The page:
In May 2008, Goldline won the contract to operate route 142 from Checkendon, Woodcote and Purley to Reading; the route was previously operated by Thames Travel. However, when the route was next tendered, in May 2012, the contract reverted to Thames Travel.[10]

In February 2009, the private hire services run by Goldline ceased, and the coaches were all sold.[11]

Loddon Bridge Park & Ride[edit]

In 2015, Loddon Bridge Park & Ride route 500 ceased and the site was closed, having been superseded by Winnersh Triangle Park & Ride, following the completion of the new site by Reading and Wokingham Borough Councils.

Fleet[edit]

As at May 2013 the fleet consisted of 165 buses.[12] The fleet livery is silver and cream, although most buses are painted in colour schemes for individual routes. New "Emerald" buses for South Reading routes 5 and 6 were introduced in May 2015. These have Euro VI compliant diesel engines but are not electric hybrids. The new buses are equipped with USB charging ports and 4G Wi-Fi.[13]

Fuels[edit]

Ethanol-fueled Scania OmniCity in May 2008 in the livery it carried when used on the 17

Reading Buses has a history of experimenting with biofuels, including biodiesel and alcohol fuel. By 2008, all but one of Reading's bus fleet was fuelled by a mix of 5% biodiesel and 95% conventional diesel.[14][15][16]

In late 2007, Reading Buses placed an order with Scania for 14 ethanol-fuelled double decker buses to replace the existing fleet of biodiesel-powered vehicles operating premier route 17. At the time the order was placed, this was the largest order for ethanol-fuelled buses in the UK. These buses started work on 26 May 2008.[17][18][19]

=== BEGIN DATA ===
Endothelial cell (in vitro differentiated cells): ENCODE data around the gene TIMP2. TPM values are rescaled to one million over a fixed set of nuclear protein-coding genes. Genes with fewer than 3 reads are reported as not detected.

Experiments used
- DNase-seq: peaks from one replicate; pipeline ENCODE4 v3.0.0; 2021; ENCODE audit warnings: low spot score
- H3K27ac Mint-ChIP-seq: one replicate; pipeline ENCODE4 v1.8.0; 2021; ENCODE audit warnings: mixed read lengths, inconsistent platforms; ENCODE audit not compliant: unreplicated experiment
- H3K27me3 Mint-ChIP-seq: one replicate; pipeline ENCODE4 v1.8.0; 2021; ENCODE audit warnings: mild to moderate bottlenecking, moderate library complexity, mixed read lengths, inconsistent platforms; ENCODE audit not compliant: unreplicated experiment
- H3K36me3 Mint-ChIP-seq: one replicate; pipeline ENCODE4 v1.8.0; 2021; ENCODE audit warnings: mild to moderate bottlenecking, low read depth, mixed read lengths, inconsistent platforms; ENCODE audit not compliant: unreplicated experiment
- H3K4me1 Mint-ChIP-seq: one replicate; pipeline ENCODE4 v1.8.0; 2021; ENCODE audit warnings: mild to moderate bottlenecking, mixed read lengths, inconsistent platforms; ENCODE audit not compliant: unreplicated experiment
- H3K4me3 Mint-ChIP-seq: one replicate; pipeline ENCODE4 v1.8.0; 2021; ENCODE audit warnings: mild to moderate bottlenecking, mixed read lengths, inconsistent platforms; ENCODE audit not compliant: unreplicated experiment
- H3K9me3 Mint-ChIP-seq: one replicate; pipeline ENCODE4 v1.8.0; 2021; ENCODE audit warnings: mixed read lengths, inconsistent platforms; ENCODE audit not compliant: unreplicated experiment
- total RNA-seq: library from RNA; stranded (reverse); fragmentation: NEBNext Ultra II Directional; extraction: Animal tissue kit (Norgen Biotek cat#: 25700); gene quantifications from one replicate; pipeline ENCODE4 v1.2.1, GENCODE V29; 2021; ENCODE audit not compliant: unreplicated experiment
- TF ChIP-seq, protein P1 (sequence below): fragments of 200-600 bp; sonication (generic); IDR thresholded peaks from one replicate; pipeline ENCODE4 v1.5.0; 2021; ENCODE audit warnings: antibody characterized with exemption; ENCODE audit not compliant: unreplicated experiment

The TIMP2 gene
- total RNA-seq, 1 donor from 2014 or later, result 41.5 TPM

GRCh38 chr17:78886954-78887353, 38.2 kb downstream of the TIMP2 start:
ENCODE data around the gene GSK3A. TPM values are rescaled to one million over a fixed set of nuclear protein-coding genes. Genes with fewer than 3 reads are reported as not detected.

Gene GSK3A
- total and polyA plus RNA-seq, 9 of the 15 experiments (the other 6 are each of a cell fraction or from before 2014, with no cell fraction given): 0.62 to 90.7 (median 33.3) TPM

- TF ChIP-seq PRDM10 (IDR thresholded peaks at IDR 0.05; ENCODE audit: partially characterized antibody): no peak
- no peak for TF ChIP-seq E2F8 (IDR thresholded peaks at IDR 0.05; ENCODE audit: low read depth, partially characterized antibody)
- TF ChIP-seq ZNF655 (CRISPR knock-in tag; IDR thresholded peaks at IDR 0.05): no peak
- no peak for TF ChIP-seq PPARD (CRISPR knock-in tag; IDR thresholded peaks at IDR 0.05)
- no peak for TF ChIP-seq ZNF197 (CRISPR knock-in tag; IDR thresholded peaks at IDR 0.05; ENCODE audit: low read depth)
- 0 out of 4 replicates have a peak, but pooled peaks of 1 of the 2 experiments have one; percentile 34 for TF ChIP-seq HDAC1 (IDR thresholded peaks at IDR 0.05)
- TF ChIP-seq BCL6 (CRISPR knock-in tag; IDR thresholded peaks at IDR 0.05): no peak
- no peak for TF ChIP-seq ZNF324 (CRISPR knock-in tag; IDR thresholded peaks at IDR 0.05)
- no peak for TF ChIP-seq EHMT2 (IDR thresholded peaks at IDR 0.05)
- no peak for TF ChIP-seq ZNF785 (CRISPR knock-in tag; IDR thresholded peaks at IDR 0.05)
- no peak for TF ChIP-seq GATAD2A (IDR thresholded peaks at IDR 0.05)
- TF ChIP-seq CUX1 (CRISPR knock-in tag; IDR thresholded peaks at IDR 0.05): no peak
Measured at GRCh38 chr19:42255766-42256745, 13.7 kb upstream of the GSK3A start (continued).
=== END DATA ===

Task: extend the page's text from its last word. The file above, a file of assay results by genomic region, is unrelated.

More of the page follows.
In October 2009, it was discovered that instead of the bio-ethanol fuel having been sourced from sugar beet grown in the English county of Norfolk (as had been advertised), it was actually made from wood pulp imported from Sweden. On learning this, Reading Borough councillors launched an investigation into how they and the Reading Transport Board could have been deceived. All the ethanol-powered buses have since been converted to run on the same bio-diesel mix as the rest of the fleet.[20]

Reading Buses has 31 hybrid (diesel-battery-electric) buses which are used on the Lion 4/X4, Purple 17 and Yellow 26 routes.[21][22][23]

In May 2013, 20 buses powered by compressed natural gas were introduced. These are used on the Greenwave routes,[24] on Scarlet 9 and on Bronze 11. These buses have also been introduced on the Lime 2, Leopard 3 and Pink routes 22 and 25.[25][26]

References[edit]